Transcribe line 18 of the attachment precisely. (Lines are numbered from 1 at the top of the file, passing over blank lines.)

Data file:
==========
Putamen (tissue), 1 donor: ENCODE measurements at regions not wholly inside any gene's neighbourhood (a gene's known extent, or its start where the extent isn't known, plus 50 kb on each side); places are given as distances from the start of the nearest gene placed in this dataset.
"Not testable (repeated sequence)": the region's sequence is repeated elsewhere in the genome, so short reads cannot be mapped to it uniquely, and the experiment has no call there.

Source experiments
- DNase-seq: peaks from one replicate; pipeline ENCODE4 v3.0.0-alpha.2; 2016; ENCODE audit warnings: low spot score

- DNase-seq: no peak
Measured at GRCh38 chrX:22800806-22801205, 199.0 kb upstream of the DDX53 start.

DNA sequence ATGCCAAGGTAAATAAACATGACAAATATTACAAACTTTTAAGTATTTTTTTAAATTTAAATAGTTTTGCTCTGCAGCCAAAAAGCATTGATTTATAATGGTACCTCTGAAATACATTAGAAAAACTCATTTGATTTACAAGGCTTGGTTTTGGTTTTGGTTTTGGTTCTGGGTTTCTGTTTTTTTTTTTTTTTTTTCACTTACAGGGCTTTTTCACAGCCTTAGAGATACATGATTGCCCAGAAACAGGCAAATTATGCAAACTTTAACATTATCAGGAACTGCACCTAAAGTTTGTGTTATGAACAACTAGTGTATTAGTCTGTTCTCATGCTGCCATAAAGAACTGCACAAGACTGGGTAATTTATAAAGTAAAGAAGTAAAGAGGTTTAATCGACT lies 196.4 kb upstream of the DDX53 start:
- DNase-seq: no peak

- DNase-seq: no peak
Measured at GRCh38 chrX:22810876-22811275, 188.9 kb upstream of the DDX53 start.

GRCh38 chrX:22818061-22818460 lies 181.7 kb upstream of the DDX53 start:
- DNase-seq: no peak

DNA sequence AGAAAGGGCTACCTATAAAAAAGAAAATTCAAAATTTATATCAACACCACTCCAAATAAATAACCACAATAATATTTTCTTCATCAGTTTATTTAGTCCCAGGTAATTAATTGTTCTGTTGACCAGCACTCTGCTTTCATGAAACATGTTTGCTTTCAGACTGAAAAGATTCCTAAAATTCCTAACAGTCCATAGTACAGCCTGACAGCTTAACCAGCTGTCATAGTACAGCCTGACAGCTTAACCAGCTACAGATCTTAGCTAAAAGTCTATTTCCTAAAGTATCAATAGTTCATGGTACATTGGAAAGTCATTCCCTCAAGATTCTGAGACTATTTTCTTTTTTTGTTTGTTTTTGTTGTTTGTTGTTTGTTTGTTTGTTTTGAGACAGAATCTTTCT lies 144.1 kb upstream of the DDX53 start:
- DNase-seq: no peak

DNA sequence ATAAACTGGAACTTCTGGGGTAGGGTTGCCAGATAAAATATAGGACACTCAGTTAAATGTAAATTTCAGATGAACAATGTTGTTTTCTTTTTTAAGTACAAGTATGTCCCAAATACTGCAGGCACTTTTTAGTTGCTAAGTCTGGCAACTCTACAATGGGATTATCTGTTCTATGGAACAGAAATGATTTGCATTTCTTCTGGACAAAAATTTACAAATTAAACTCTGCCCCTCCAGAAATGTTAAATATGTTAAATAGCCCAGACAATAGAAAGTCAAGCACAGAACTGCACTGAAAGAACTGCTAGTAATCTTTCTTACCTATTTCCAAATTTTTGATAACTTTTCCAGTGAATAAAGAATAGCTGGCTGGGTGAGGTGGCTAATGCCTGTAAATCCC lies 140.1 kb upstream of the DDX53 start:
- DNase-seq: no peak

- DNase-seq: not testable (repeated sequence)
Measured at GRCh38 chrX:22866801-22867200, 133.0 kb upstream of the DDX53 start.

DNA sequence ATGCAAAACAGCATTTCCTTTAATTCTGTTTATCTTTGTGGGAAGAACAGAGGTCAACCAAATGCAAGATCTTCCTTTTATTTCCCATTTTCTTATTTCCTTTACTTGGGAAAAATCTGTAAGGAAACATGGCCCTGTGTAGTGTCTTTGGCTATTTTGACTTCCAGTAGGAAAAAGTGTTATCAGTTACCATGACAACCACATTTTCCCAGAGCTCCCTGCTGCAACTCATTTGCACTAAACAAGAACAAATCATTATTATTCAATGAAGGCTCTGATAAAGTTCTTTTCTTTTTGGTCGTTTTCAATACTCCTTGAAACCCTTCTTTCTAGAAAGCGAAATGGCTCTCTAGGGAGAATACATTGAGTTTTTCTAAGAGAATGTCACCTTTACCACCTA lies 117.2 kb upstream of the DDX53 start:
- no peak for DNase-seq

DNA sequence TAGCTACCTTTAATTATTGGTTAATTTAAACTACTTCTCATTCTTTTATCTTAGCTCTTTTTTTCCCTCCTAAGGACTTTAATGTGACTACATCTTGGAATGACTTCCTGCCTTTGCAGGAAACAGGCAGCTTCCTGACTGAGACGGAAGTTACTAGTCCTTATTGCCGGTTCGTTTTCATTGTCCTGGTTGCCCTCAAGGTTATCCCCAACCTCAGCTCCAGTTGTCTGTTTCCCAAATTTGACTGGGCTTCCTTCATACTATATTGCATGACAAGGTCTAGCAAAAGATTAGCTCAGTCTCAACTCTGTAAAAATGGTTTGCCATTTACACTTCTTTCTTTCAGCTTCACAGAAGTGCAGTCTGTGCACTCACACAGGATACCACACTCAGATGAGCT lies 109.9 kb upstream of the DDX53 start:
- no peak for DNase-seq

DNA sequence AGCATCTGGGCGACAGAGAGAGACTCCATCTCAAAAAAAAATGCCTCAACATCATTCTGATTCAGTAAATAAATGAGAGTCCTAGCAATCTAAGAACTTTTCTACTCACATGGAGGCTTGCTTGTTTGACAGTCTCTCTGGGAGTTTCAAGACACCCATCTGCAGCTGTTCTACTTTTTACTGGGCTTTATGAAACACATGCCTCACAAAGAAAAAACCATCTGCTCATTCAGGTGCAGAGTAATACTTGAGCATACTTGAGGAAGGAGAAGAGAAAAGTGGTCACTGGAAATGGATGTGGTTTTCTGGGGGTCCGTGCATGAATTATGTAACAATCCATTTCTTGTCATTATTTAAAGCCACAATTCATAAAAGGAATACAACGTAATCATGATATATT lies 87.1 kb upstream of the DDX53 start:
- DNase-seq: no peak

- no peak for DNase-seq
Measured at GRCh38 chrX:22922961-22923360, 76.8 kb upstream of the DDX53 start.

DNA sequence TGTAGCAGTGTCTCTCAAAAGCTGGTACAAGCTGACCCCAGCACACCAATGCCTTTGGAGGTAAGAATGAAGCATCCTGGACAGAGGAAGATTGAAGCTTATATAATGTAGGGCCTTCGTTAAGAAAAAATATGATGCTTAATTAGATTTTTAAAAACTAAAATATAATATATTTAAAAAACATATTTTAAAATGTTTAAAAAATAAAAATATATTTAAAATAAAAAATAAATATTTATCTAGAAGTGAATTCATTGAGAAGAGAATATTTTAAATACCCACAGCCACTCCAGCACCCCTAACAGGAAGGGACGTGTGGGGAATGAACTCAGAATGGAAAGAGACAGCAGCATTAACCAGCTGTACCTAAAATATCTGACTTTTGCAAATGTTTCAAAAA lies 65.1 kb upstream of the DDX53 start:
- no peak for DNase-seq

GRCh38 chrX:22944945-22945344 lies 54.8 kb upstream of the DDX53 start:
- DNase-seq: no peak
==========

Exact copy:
Measured at GRCh38 chrX:22866801-22867200, 133.0 kb upstream of the DDX53 start.